Evidence Based Design and healthcare: an unconventional approach to hospital design

Ann Ig. 2014 Mar-Apr;26(2):137-43. doi: 10.7416/ai.2014.1968.


Evidence Based Design (EBD) is a scientific analysis methodology that emphasises the use of data acquired in order to influence the design process in hospitals. It measures the physical and psychological effects of the built environment on its users. EBD uses formularization of hypothesis, testing/analyzing and outcome gathering as a framework. The design practice, in general, has always been based on a combination of legal, technical/ functional/ and aesthetical knowledge. This generalization has been shifted to another level after the implementation of EBD. In the last 30 years many case studies were collected which demonstrate the built environment's impact on users. EBD methodology can be applied to any type of building, but it is particularly used to analyze the efficiency of healthcare facilities. The Goal of this paper is to demonstrate various applications of EBD principles in healthcare buildings through case studies concerning: - reduction of infections - reduction of stress on medical staff - improved patient healing In addition to the analysis of case studies, we will also focus on official EBD researches developed by healthcare designers and professionals as "alternative solutions". These alternative "ad hoc" solutions are developed in order to answer EBD research results. The solutions that are developed from the results can answer the real needs of each hospital and improve best technological practice to reduce infection, stress and improve patient comfort. Abroad the EBD research results are studied and used by many contemporary hospital architects to develop new solutions to meet the specific requirements of any hospital project they are currently designing. This procedure demonstrates that for each outcome and key finding, there is always at least one alternative solution and, therefore, the achievement of a new hypothesis, case studies to test/measure and outcome to gather occurs. This repetitive attitude leads to a "virtuous circle" where the development of new samples produces a double- positive effect in both EBD research (in terms of new case studies to analyze) and in EBD lessons for implementation in various hospitals. Through this paper the authors state that the combined effort is needed by EBD practitioners, healthcare architects and hospital managers for the improvement and diffusion of EBD in healthcare, especially in Italy where this methodology is not widely used.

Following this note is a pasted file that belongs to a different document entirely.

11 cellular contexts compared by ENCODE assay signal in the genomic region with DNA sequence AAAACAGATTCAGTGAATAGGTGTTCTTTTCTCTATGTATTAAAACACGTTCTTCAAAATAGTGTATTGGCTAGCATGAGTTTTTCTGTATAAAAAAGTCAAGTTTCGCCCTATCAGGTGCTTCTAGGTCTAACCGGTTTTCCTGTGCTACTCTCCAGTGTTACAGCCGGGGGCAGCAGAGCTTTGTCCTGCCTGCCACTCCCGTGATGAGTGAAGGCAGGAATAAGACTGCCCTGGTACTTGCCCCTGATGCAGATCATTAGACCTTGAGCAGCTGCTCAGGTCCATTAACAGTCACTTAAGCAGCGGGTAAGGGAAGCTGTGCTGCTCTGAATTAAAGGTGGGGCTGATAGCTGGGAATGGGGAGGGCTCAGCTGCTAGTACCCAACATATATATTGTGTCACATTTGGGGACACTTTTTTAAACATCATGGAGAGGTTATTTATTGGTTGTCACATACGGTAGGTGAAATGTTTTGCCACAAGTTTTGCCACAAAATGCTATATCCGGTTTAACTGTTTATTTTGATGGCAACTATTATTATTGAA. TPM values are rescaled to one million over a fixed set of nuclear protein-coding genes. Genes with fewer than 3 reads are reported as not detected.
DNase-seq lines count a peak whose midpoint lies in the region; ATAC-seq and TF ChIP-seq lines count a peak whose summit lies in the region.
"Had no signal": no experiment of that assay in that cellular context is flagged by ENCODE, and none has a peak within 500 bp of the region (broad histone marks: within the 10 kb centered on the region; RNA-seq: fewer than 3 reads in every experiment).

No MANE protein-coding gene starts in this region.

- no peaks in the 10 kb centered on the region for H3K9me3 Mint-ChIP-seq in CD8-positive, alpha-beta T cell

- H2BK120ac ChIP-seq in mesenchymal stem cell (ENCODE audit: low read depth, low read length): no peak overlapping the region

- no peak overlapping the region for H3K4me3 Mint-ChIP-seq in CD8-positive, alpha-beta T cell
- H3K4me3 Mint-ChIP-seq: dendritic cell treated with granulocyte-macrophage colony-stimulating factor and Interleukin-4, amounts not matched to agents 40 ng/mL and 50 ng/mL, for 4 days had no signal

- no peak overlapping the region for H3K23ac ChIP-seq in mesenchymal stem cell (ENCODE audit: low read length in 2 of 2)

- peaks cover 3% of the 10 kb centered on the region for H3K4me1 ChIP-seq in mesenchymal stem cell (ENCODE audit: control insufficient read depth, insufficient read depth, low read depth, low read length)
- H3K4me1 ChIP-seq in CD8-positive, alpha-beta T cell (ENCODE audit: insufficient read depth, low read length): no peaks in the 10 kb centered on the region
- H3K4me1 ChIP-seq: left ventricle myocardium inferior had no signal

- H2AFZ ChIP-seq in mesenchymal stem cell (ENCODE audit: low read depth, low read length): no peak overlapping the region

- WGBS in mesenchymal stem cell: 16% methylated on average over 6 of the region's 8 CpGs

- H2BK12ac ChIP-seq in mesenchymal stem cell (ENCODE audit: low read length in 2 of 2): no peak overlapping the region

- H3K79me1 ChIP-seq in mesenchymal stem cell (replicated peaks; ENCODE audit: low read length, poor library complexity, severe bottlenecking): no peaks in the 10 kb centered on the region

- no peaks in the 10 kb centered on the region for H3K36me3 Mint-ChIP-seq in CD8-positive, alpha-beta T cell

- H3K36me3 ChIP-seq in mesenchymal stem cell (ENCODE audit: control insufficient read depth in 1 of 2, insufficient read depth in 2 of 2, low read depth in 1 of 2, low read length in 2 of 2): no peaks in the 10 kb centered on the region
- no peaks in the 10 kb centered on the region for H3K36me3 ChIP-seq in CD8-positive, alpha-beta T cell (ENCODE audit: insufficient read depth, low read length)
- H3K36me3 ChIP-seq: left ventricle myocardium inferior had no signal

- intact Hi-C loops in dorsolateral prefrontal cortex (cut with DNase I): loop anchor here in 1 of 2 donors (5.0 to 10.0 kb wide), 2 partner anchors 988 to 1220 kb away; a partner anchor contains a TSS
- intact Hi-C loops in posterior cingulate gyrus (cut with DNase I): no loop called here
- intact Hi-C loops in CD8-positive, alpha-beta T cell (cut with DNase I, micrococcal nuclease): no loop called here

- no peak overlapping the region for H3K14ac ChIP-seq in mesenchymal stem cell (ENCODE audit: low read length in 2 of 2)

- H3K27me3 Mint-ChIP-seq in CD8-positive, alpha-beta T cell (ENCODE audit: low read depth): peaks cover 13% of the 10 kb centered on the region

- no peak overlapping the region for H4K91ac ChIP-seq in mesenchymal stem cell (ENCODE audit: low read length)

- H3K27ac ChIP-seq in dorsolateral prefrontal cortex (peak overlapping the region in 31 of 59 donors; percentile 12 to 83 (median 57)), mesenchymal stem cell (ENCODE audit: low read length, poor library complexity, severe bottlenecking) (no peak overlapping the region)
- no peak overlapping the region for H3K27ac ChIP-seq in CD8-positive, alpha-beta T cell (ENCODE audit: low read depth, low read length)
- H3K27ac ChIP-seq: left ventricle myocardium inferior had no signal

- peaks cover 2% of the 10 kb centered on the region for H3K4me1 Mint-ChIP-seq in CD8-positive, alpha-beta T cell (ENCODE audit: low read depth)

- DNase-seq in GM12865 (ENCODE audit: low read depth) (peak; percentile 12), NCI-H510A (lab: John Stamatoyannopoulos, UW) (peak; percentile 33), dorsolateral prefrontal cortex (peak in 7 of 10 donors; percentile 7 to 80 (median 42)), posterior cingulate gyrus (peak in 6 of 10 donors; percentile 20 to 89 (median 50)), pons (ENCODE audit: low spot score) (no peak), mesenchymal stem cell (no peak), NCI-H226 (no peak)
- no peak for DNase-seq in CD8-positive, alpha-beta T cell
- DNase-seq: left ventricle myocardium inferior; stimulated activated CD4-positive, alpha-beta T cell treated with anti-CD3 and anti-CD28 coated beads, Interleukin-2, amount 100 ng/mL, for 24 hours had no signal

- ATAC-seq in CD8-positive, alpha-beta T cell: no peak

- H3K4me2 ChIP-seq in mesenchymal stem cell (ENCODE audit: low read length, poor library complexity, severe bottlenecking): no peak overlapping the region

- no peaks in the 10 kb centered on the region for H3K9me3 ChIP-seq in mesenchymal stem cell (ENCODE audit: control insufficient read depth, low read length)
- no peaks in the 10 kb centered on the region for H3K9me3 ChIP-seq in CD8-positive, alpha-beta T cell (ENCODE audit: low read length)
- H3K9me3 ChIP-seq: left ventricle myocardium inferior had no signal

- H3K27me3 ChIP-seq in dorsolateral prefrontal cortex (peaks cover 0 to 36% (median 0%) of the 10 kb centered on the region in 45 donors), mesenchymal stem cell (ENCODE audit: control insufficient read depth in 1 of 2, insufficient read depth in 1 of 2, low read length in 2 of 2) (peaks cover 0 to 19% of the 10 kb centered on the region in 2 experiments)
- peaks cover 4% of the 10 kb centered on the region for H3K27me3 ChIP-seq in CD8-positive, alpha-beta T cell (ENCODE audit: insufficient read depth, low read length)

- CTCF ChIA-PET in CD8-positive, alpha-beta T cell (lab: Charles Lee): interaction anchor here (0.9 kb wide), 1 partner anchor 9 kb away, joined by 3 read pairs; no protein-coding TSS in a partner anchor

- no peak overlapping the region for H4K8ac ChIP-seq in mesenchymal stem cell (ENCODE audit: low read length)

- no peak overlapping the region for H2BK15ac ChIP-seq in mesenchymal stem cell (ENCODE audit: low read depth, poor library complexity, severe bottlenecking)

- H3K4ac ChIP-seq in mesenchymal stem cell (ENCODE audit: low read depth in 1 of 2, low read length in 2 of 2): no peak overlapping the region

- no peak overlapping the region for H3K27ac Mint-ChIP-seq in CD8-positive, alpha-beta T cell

MeSH terms

  • Delivery of Health Care*
  • Evidence-Based Practice*
  • Facility Design and Construction
  • Hospital Design and Construction / standards*
  • Humans
  • Italy